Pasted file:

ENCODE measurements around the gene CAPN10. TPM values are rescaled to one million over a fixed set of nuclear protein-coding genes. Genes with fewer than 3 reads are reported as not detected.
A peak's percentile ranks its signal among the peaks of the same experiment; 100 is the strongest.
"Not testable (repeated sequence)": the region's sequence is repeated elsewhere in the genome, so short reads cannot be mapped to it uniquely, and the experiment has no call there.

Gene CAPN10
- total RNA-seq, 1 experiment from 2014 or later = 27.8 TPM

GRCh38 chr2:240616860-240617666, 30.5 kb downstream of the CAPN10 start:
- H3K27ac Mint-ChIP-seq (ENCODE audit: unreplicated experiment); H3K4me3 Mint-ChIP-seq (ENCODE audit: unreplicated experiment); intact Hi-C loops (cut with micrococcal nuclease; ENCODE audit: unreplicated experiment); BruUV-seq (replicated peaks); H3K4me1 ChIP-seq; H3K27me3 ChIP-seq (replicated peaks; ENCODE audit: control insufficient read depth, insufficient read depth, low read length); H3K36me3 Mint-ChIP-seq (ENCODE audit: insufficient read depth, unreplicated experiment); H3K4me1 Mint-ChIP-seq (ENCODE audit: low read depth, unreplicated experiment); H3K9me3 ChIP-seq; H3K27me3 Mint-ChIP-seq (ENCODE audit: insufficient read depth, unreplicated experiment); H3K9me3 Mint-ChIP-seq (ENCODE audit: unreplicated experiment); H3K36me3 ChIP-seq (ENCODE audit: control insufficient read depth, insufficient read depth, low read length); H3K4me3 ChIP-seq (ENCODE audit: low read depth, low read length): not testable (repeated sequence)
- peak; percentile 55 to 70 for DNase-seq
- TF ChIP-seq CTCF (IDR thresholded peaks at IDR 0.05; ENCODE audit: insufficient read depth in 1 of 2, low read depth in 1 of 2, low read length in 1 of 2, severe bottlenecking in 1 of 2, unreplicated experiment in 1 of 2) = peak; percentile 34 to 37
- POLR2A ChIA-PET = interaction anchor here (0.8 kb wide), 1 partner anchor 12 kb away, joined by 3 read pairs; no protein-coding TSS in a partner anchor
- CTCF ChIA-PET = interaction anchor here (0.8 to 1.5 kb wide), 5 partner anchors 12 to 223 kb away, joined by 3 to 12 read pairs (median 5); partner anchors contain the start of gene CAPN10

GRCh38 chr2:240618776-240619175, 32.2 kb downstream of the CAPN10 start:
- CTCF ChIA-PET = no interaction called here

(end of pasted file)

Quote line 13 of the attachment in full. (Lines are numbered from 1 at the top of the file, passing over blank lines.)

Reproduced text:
- CTCF ChIA-PET = no interaction called here